Bread and Brain, Education and Poverty
Workshop 4-6 November 2013 – The Pontifical Academy of Sciences has a rich history of transdisciplinary meetings. Given the nature of the urgent and dramatic challenges regarding education and poverty and the broad spectrum of disciplines involved, this time we have decided to focus on some aspects that have been undergoing substantial improvements and may bring hope and practical solutions to the current situation. The pairing of “Bread and Brain” in the title of our Working Group refers to the new technologies to improve food and nutrition on the one hand and to the effects of poverty and malnutrition on neurocognitive development and education and how to overcome them, on the other. We have reached on both sides a high level of expertise that can guide policy makers in their decisions to bring solutions to the global emergency of millions of children of the new generations still deprived of food and nutrients and excluded from a most needed education, two conditions essential for human dignity.
In this spirit we have divided our meeting into four sessions to profit from the discussions of experts on plant genetics, brain development, food security and education that may converge towards integrated solutions to improve the quality of human life. We fully agree with Blessed John Paul II who, already in 1982, in his address to the Study Week of the Pontifical Academy of Sciences on Modern Biological Experimentation, organized by Professor Jérôme Lejeune, had stated the following: “I wish to recall … the important advantages that come from the increase of food products and from the formation of new edible plant species for the benefit of all, especially people most in need”. It’s clear that this moral challenge also applies to the best use of the new technologies in the field of neurocognitive development and education today.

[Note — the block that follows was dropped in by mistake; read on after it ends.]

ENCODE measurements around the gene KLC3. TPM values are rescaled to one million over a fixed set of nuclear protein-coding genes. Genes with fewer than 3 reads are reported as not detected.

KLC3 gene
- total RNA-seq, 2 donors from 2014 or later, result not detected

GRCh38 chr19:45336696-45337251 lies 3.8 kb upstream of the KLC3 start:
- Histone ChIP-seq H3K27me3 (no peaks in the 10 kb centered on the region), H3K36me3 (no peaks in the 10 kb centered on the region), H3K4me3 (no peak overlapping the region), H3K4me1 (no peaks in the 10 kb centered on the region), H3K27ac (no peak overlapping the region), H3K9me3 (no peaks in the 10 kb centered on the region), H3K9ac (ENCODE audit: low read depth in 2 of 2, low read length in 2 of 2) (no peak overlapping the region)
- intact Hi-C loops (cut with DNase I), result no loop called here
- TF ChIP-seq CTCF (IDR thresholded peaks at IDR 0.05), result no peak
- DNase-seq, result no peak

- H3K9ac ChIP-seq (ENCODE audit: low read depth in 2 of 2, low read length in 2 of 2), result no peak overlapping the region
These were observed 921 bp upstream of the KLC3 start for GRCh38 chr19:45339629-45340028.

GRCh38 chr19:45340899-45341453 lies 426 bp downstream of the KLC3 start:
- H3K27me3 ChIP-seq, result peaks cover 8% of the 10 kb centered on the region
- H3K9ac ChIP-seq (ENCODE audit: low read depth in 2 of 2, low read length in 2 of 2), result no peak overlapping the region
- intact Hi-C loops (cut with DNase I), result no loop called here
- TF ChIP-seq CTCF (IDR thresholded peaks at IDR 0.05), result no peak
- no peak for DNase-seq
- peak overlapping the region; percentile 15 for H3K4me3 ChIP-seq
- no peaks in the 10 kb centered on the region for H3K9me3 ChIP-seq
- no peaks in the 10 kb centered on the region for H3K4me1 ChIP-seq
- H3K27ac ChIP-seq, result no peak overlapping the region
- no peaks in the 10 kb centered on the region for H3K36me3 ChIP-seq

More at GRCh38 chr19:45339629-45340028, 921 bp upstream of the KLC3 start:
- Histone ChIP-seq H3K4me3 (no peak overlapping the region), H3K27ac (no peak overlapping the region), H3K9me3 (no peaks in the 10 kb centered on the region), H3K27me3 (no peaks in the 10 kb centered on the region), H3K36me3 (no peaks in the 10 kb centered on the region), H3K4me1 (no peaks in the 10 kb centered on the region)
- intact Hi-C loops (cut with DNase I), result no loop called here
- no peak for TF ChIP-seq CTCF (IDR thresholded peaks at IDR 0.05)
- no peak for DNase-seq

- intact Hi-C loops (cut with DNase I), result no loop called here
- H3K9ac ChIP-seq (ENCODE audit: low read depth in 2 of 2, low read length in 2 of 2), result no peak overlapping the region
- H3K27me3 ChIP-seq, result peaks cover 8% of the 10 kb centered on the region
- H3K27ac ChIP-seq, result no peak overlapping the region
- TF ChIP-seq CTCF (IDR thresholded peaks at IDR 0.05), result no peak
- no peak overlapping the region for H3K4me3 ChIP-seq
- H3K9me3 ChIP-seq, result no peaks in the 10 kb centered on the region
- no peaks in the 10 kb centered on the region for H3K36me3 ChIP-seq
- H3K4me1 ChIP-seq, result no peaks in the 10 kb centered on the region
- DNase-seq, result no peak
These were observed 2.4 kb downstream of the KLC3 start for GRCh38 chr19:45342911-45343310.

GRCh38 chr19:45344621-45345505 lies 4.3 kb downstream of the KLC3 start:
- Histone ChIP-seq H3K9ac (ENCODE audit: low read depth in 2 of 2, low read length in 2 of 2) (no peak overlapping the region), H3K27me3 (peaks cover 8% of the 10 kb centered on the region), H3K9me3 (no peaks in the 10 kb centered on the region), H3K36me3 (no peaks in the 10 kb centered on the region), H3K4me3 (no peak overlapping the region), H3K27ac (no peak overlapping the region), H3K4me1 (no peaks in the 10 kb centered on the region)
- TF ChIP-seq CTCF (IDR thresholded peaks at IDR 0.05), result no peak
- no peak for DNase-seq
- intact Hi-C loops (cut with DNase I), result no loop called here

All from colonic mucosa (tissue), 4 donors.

Those of us who are Christian ask the Lord for “our” daily bread, to give it to us, not to me only, but to others in common with me, to my brothers and sisters, which means providing them with sustainable nutrition, healthy brain development, good education and, finally, the supersubstantial bread of Jesus Christ.